In short, giving the user greater control by adding ordering semantics to a query language may seem tempting. But in return, it also constrains the power of the query planner and thus asks each of your users to become a database expert, or it says that it’s okay to give up on optimizing query latency. Yet the reality is that query latency is likely important, and that most of your database users are likely not database experts because their roles are focused on other areas: e.g., software development, DevOps, business analytics, operations.

As database designers, we would prefer to create a database one can trust with more responsibility, and let our users focus on their main job. Which is why we believe that the flow-based functional model is the wrong approach for a database query language, including one for a time-series database.


Summary: SQL > Flux

For most use cases, we believe that SQL is the right query language for a time-series database.

In some cases, the greater user control of Flux may be preferable, but only if the surface area of possible users is small, and you feel confident that all of your users can be trusted by choosing the optimal query execution path (or query latency is not as important).

In other words, there are significant trade-offs to adopting a custom query language, particularly one based on a flow-based functional model such as Flux. In particular, merging the query language with a scripting language may grant database users more power, but it does so by reducing the power of the database. If SQL seems inaccessible to functional programmers, we would recommend using many of the ORMs (e.g., Django) or scripting languages (e.g., Python, R) that can sit on top, instead of weakening your database.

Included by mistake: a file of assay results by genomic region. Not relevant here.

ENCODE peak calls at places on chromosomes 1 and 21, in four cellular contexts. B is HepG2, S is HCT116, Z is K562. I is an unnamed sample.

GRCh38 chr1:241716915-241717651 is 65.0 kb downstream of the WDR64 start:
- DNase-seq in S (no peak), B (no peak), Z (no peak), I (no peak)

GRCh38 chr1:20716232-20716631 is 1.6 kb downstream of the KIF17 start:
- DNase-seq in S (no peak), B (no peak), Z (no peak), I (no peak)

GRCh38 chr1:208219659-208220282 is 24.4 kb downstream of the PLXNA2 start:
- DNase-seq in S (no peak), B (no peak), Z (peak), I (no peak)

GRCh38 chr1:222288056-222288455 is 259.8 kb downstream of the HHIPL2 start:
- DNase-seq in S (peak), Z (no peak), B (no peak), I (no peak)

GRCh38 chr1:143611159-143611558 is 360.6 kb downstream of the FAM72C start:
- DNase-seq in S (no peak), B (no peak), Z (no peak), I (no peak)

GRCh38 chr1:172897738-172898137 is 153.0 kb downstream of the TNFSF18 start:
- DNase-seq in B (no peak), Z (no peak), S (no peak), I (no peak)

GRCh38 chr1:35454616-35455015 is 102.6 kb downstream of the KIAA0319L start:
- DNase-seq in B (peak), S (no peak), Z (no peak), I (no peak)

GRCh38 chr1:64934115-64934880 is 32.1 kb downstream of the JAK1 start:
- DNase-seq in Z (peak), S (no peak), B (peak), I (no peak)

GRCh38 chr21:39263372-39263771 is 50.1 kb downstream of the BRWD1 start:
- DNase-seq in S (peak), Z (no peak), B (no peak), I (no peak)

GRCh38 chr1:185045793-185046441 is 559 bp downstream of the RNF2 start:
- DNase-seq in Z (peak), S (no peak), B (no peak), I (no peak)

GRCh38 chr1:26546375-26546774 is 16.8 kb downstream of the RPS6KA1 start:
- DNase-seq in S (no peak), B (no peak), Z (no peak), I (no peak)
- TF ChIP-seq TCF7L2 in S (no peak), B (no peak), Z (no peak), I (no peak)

The fact is that new query languages introduce significant overhead and reduce readability. They force a greater learning curve onto new users and possess a scarcity of compatible tools.

And they may not even be a viable option: rebuilding your system and re-educating your company to write and read a new query language is often not practically possible. Particularly if you are already using SQL-compatible tools on top of the database, e.g., Tableau for visualization.

Owing to these reasons, one could argue that the choice of query language is the most important criteria for choosing a database: reliability or performance doesn’t matter if the method for writing/accessing data is incompatible with your needs.

This is also why SQL is making a comeback as the query language of choice for data infrastructure in general.

If you choose SQL for time-series data, then please consider TimescaleDB— the only time-series database that supports full SQL.

The decision is yours, but we urge you to carefully weigh the pros and cons to avoid investing in the wrong choice. After all¹, some things² originally created³ in the 1970sare stillquite good⁶.


[1] 1972: The Godfather

[2] 1972: HBO

[3] 1974: Stevie Wonder’s Superstition

[4] 1975: Queen’s Bohemian Rhapsody

[5] 1976: Apple Computer

[6] 1977: Star Wars